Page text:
But why are they called ford makers? Because they’re enlightened beings who bridged the river of eternal life and death to create a path for the rest of their disciples. They show the way to enlightenment. A ford maker is born every cycle of the world. According to Jainism, the most recent was Mahavira, who lived during the 6th century BCE and stands in for the current cycle.
So, with 24 Tirthankaras recorded already, and a single cycle spanning over 2000 years, these cycles hint at an unfathomably long spiritual history.
Karma in Jainism
Jains believe that karma is a physical substance that clings to the soul and affects its purity. Actions, thoughts, and words can generate karma, and this karmic matter is believed to bind itself to the soul, affecting its ability to reach liberation.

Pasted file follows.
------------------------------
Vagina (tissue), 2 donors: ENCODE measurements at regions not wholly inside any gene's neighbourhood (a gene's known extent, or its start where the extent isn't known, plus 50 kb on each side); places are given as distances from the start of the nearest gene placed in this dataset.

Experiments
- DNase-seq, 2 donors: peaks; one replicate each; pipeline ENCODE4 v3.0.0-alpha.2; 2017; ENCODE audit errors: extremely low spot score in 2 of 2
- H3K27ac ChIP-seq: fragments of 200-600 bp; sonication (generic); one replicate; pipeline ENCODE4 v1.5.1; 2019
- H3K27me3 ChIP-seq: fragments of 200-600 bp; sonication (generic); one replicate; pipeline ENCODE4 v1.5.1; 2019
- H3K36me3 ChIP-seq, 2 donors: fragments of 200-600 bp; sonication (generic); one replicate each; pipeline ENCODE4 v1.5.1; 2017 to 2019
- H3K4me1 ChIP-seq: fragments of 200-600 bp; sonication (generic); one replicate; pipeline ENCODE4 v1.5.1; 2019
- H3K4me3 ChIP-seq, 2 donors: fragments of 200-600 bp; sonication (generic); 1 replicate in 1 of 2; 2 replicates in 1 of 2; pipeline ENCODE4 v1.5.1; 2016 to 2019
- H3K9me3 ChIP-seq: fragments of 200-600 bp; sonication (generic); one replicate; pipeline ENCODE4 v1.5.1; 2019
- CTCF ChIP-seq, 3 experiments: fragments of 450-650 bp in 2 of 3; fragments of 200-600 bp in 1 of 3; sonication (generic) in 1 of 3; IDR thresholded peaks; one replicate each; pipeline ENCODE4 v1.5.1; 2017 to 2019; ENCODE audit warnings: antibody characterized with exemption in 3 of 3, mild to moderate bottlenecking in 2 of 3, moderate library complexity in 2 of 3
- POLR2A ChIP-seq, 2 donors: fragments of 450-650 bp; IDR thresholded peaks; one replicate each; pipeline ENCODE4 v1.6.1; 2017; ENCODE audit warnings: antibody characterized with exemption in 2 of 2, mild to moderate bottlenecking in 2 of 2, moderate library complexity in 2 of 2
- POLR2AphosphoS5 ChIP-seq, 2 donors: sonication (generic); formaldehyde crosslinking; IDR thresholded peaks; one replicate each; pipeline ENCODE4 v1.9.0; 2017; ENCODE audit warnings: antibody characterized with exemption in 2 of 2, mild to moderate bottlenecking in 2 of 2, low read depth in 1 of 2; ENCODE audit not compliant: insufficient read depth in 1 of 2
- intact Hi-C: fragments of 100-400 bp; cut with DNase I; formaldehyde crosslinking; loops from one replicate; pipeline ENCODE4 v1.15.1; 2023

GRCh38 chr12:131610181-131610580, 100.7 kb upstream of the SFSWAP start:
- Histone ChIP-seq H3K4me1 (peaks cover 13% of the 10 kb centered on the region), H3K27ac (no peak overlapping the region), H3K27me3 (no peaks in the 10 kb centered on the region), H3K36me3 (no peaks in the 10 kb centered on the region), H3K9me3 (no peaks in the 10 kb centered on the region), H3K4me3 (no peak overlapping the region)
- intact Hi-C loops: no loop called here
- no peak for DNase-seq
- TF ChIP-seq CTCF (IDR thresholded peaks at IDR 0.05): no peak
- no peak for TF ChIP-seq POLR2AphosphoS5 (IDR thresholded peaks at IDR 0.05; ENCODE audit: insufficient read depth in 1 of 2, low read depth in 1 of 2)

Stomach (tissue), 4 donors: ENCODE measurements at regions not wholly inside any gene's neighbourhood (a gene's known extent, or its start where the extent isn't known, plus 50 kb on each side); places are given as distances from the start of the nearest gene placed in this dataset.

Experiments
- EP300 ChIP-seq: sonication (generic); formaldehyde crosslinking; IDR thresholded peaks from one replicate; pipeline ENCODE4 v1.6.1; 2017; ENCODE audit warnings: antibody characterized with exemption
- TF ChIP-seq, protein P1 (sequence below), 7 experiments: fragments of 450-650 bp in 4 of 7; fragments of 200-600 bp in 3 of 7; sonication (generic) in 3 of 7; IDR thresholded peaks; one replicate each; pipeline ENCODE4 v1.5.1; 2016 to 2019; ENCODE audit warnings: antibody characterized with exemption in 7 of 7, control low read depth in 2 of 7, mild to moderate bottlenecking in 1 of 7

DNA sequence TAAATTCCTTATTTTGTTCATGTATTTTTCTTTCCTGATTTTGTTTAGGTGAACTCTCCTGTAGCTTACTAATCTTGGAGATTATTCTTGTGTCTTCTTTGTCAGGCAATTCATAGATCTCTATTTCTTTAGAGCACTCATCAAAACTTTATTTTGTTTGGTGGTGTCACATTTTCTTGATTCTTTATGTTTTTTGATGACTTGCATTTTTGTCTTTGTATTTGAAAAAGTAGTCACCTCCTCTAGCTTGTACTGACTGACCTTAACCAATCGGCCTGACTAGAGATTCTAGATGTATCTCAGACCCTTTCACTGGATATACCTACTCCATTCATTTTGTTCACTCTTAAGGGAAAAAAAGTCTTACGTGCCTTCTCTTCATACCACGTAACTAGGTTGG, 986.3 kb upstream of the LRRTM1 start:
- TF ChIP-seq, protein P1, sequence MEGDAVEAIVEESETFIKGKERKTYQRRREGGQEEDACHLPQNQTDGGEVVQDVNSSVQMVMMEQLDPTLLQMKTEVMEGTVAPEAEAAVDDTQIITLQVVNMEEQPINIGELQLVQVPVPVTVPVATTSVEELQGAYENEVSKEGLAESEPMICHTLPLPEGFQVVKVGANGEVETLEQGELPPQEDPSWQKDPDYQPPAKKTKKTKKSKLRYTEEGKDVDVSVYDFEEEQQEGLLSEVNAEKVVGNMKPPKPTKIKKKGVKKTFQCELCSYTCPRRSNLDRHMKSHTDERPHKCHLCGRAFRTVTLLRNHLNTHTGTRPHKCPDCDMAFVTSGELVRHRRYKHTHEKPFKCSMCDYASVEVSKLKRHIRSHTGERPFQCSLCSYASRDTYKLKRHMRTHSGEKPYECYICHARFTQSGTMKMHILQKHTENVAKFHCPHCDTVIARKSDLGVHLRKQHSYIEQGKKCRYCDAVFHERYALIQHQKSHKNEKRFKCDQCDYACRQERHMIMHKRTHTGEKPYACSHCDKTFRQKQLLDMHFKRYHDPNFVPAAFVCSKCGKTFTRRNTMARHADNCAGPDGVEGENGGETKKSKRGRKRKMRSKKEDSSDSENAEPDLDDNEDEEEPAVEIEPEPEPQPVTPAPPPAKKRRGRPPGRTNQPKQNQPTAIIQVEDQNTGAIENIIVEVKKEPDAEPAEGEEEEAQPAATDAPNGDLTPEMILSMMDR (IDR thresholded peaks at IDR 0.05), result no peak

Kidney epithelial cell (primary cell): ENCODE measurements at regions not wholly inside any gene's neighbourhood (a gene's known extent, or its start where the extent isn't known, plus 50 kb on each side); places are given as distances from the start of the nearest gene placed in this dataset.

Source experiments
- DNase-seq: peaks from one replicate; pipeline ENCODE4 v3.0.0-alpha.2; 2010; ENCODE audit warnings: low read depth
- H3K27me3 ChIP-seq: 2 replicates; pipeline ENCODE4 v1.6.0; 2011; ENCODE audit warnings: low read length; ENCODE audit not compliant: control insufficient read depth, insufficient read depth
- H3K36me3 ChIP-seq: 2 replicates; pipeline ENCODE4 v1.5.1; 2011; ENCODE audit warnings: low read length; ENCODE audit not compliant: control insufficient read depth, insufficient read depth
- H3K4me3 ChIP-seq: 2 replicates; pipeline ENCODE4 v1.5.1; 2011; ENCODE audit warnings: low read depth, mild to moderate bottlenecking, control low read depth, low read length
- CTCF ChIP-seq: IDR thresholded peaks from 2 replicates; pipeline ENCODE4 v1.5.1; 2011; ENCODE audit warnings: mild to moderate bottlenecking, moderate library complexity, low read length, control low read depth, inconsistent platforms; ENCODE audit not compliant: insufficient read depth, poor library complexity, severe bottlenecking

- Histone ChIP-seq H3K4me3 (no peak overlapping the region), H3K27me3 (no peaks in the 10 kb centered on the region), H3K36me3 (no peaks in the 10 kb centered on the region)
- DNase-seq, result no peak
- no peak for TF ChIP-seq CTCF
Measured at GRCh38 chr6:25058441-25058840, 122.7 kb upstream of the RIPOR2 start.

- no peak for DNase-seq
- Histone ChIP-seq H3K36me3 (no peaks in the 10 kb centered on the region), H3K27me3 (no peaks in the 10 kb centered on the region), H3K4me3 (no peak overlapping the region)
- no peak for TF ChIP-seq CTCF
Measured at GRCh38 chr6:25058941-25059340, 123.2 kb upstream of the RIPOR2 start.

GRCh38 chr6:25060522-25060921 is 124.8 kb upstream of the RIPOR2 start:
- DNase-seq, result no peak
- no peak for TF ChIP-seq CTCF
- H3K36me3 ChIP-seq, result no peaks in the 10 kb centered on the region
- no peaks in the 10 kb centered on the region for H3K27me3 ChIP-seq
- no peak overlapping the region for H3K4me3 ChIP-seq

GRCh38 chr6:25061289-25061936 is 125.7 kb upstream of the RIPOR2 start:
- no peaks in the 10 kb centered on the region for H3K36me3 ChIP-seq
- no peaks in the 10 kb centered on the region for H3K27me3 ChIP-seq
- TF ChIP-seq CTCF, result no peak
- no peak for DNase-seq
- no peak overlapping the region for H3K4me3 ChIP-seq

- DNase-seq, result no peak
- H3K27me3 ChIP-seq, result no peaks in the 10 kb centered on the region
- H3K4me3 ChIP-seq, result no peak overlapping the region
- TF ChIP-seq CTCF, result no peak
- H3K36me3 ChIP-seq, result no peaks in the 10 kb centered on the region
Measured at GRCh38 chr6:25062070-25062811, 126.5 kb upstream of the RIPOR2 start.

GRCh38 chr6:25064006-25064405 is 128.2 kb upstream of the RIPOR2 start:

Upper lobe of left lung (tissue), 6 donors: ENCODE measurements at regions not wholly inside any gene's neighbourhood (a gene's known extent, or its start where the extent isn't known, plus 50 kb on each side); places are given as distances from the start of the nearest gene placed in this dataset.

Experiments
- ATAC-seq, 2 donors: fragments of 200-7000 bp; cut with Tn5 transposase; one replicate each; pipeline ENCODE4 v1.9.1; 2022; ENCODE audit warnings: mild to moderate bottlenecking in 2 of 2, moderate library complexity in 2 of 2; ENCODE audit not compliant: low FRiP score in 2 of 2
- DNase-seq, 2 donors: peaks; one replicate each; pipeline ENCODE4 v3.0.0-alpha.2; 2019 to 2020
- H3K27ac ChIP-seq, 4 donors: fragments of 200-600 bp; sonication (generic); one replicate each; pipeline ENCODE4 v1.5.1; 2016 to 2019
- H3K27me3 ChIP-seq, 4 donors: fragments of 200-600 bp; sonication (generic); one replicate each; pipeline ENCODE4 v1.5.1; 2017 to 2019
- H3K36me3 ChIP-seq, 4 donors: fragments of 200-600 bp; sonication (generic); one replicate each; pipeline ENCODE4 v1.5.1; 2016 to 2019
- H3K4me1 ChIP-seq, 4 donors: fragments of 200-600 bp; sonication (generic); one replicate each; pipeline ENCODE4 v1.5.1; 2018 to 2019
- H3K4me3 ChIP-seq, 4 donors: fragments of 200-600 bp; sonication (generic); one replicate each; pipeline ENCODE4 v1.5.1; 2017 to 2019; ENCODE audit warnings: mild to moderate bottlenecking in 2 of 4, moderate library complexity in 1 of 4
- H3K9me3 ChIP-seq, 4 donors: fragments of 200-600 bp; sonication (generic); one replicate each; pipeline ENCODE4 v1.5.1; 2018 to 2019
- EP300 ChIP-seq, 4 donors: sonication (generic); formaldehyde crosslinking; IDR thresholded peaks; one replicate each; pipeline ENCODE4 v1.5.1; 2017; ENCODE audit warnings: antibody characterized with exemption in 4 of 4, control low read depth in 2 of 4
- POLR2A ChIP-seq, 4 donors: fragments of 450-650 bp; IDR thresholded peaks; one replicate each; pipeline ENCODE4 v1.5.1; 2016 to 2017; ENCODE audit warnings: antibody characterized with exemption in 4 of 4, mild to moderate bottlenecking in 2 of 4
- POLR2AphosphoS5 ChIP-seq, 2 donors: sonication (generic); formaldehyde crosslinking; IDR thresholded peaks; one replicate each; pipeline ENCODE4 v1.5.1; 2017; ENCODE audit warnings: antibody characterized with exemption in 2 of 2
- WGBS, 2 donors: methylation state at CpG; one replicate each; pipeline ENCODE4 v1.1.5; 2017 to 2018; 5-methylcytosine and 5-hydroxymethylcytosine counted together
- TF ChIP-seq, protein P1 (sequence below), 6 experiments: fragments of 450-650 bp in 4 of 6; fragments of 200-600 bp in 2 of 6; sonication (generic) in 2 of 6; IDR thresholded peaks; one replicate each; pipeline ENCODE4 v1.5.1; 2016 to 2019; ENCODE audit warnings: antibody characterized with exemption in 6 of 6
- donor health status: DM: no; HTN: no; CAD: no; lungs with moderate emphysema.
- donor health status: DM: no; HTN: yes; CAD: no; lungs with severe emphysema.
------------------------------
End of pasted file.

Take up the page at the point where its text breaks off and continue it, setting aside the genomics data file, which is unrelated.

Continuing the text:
Bad karma, accrued through harmful actions or intentions, weighs down the soul, keeping it trapped in the cycle of birth, death, and rebirth.
Therefore, living a life of virtue and mindfulness is seen as essential in Jainism to minimize the accumulation of bad karma and aid in the soul’s journey towards liberation.
Main Principles of Jainism
Jains believe that following the three jewels of Jainism can help them achieve enlightenment and transcend suffering. These are right belief, right knowledge, and right conduct. These pillars divide further into several principles.
Right conduct separates into five tenets or as the Jain like to call them: “The five great vows.” These include non-violence (ahimsa), truth (Satya), non-stealing (Asteya), chastity (Brahmacharya), and non-attachment (Aparigraha).